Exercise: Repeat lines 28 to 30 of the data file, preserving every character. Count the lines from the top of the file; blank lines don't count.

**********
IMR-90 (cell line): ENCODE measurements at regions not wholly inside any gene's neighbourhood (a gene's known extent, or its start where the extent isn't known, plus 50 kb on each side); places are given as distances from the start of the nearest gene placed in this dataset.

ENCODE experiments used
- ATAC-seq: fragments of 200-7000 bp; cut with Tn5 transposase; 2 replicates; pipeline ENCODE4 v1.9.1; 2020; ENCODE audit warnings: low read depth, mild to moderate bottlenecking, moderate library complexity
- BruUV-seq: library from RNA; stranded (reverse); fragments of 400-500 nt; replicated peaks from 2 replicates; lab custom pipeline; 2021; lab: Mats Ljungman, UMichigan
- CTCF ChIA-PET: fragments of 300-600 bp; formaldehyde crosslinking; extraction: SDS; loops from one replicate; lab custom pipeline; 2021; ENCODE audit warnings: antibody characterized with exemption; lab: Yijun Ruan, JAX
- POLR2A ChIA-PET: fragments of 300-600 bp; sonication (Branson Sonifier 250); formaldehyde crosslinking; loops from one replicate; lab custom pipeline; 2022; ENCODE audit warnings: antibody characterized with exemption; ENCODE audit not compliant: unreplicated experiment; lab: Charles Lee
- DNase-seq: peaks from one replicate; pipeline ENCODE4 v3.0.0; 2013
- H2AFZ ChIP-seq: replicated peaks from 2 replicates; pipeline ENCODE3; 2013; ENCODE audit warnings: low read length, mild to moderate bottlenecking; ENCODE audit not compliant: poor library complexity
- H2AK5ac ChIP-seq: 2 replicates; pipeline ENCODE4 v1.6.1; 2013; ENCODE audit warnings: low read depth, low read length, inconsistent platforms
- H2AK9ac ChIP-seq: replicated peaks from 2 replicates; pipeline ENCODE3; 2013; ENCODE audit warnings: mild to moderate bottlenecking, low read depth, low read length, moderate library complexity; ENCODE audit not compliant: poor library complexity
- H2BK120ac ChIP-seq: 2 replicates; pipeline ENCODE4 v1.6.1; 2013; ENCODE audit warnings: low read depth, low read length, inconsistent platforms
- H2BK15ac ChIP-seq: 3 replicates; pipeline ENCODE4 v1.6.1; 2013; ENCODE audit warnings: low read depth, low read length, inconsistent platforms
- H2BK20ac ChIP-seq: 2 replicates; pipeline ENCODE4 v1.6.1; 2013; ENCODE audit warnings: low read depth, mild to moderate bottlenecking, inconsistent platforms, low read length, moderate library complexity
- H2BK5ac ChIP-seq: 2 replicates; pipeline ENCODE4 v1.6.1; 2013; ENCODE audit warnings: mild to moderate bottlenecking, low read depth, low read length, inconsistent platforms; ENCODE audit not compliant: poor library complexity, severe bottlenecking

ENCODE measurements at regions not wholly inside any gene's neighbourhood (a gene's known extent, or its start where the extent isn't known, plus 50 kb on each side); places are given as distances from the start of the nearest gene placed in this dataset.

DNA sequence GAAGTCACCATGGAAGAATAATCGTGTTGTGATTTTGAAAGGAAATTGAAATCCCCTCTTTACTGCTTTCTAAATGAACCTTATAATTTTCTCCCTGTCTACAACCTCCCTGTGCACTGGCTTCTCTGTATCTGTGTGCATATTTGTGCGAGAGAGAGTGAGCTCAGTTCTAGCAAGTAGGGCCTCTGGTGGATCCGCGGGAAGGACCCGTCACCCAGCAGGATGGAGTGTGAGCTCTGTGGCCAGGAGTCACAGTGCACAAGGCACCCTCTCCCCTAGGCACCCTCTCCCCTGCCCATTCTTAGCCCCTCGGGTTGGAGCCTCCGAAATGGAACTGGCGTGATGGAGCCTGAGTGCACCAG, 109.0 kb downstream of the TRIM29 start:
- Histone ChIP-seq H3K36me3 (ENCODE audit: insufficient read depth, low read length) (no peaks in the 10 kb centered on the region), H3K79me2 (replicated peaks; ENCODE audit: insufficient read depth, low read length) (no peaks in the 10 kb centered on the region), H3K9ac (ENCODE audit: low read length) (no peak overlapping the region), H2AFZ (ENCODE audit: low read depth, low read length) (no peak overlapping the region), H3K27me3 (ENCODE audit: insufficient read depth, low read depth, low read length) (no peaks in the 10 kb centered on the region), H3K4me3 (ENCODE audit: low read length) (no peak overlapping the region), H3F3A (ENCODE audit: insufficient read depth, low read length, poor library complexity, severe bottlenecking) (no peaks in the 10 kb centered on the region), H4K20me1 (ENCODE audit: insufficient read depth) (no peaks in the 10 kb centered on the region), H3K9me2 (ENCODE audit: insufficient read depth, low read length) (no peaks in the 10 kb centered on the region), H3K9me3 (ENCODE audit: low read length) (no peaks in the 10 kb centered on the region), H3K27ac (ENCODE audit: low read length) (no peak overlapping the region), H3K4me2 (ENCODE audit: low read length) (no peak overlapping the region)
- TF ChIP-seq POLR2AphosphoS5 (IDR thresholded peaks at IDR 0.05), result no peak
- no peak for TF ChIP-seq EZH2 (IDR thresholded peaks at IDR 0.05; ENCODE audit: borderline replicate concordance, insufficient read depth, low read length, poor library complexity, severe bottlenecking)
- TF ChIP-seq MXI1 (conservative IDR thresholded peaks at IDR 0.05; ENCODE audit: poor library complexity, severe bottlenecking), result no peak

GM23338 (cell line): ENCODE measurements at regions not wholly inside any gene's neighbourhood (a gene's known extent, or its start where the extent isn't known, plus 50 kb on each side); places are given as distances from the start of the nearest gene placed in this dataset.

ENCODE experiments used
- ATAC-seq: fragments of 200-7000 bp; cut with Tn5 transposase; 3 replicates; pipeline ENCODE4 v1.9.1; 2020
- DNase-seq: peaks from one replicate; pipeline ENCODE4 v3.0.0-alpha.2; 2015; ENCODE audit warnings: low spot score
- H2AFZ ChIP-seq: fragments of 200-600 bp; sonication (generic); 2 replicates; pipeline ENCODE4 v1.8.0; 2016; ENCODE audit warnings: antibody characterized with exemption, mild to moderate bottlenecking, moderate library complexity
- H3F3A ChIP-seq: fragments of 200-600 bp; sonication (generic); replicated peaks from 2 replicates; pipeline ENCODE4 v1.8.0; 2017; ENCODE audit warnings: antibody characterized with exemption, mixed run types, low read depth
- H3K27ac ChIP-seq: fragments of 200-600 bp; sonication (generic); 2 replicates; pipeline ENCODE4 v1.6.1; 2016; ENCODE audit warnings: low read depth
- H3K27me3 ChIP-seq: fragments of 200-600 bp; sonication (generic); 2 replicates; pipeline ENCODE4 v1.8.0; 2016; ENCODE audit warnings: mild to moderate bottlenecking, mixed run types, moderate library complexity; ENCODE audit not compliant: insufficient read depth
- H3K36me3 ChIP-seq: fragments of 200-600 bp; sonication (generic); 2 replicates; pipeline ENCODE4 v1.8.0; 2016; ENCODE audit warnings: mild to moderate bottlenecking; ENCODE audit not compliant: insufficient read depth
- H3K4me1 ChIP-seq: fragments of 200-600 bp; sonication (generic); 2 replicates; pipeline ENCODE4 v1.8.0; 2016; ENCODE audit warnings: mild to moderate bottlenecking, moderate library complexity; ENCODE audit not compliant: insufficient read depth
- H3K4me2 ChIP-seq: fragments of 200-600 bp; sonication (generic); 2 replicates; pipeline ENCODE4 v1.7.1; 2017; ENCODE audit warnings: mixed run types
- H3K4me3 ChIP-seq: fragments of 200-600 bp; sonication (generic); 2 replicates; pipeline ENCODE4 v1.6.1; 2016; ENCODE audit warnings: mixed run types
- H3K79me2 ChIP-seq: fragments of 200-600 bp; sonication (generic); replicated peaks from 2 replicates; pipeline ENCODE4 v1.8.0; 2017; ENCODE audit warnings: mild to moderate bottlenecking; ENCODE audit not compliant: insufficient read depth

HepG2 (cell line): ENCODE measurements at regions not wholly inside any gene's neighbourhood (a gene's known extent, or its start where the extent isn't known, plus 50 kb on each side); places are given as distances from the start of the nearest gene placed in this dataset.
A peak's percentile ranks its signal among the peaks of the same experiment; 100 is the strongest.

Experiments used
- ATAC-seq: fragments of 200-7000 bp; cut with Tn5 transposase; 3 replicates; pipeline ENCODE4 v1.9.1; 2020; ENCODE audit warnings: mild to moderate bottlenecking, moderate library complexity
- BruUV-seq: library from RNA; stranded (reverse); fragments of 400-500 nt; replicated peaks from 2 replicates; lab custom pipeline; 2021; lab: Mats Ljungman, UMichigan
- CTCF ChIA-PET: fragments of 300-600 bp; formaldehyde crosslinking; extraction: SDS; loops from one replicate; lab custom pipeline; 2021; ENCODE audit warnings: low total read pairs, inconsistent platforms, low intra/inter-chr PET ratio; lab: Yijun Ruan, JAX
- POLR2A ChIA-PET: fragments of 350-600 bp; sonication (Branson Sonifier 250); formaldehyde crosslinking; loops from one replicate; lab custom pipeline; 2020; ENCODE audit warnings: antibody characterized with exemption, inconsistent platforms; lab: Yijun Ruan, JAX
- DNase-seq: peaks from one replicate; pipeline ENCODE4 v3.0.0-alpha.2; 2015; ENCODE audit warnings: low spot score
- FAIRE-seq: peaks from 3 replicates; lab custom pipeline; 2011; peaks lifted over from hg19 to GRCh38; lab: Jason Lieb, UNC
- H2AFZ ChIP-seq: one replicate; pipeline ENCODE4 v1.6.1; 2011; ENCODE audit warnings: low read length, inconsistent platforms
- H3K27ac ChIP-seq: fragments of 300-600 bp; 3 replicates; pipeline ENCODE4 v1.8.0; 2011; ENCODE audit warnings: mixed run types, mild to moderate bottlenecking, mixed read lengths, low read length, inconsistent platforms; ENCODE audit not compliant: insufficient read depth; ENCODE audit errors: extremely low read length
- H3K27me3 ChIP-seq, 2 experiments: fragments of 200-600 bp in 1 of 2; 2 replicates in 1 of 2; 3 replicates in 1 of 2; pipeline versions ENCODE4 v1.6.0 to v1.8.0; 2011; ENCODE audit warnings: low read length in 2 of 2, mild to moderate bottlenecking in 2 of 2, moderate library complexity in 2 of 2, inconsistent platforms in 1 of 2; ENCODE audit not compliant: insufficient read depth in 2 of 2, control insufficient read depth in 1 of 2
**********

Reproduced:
- H3K27me3 ChIP-seq: fragments of 200-600 bp; sonication (generic); 2 replicates; pipeline ENCODE4 v1.8.0; 2016; ENCODE audit warnings: mild to moderate bottlenecking, mixed run types, moderate library complexity; ENCODE audit not compliant: insufficient read depth
- H3K36me3 ChIP-seq: fragments of 200-600 bp; sonication (generic); 2 replicates; pipeline ENCODE4 v1.8.0; 2016; ENCODE audit warnings: mild to moderate bottlenecking; ENCODE audit not compliant: insufficient read depth
- H3K4me1 ChIP-seq: fragments of 200-600 bp; sonication (generic); 2 replicates; pipeline ENCODE4 v1.8.0; 2016; ENCODE audit warnings: mild to moderate bottlenecking, moderate library complexity; ENCODE audit not compliant: insufficient read depth